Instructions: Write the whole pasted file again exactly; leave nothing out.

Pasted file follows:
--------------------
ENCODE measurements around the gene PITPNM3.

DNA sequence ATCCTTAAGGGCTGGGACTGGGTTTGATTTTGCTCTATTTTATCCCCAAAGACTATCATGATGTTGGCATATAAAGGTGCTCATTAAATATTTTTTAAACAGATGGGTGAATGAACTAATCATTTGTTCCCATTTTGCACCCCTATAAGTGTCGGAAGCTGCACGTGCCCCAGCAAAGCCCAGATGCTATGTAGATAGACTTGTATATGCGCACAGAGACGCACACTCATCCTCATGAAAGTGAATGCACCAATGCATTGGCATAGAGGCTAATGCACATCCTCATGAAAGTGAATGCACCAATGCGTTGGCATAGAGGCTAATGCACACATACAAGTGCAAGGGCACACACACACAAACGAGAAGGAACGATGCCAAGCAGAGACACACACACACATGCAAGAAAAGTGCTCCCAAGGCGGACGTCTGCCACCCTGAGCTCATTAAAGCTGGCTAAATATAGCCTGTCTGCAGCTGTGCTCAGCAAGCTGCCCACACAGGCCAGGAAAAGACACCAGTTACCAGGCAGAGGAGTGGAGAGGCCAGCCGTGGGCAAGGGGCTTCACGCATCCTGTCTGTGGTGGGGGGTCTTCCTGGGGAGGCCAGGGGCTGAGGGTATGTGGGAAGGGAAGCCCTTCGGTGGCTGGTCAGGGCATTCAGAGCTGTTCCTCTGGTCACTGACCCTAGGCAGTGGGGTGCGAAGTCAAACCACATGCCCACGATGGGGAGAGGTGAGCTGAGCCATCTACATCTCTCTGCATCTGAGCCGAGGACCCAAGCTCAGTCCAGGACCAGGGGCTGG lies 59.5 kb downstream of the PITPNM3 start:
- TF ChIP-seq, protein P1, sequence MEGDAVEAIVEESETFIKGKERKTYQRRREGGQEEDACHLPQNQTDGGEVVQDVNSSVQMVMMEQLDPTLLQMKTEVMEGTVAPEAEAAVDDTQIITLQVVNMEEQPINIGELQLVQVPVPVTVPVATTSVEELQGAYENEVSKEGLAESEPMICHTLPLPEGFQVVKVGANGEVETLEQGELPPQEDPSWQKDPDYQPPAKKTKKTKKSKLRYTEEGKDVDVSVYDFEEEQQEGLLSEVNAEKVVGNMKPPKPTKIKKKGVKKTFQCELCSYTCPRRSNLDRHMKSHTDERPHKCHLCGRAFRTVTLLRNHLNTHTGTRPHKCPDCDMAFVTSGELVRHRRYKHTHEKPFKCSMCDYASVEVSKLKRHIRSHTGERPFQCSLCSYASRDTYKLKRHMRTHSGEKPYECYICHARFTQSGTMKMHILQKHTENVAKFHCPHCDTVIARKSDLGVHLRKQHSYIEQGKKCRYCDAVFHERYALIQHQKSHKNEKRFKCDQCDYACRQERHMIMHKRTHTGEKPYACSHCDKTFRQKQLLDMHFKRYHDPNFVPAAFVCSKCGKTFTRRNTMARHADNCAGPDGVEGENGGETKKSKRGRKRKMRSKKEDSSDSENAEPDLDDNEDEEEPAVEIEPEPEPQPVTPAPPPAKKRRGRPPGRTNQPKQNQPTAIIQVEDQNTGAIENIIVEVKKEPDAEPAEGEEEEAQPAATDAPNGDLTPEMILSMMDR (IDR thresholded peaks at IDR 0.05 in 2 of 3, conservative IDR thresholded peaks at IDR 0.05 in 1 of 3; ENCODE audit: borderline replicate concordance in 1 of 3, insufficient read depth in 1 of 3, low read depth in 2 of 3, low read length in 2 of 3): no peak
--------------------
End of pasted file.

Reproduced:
ENCODE measurements around the gene PITPNM3.

DNA sequence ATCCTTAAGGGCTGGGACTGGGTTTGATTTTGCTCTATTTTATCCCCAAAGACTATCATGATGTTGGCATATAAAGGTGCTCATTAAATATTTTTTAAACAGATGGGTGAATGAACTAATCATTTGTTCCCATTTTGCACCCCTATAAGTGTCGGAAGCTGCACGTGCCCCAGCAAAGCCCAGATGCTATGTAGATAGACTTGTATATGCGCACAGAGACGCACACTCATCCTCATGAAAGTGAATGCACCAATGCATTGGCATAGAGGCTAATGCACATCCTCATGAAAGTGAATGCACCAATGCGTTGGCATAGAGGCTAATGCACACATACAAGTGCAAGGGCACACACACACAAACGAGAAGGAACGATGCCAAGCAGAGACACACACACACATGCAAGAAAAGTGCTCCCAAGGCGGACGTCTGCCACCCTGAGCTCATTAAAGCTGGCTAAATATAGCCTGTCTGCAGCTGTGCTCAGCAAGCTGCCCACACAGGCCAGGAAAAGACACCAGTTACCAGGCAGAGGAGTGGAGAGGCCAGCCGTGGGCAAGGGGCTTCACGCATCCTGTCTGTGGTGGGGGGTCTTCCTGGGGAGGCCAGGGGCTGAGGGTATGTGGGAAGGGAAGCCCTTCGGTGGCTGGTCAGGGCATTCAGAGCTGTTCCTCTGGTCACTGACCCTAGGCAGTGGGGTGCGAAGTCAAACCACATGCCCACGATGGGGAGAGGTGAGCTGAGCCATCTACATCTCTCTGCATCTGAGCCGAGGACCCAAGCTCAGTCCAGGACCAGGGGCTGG lies 59.5 kb downstream of the PITPNM3 start:
- TF ChIP-seq, protein P1, sequence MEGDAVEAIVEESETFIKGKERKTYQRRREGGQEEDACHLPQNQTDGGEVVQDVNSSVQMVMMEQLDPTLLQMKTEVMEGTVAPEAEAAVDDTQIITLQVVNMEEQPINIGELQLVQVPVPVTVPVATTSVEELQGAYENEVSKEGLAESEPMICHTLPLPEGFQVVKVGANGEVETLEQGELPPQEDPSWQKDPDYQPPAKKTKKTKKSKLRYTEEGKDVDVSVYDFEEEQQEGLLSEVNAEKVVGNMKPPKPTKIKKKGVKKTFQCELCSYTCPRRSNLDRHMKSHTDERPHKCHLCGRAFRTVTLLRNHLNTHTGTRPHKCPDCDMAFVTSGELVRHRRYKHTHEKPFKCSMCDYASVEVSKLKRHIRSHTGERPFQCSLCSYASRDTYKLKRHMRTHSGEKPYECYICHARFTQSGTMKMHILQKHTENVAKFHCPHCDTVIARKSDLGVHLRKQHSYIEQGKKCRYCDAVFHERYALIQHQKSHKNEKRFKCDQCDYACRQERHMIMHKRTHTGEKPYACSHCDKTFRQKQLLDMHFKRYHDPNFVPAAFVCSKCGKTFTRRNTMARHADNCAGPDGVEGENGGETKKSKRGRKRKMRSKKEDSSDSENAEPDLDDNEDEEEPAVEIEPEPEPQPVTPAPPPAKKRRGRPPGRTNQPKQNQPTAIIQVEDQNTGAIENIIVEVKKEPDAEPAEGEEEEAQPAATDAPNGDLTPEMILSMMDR (IDR thresholded peaks at IDR 0.05 in 2 of 3, conservative IDR thresholded peaks at IDR 0.05 in 1 of 3; ENCODE audit: borderline replicate concordance in 1 of 3, insufficient read depth in 1 of 3, low read depth in 2 of 3, low read length in 2 of 3): no peak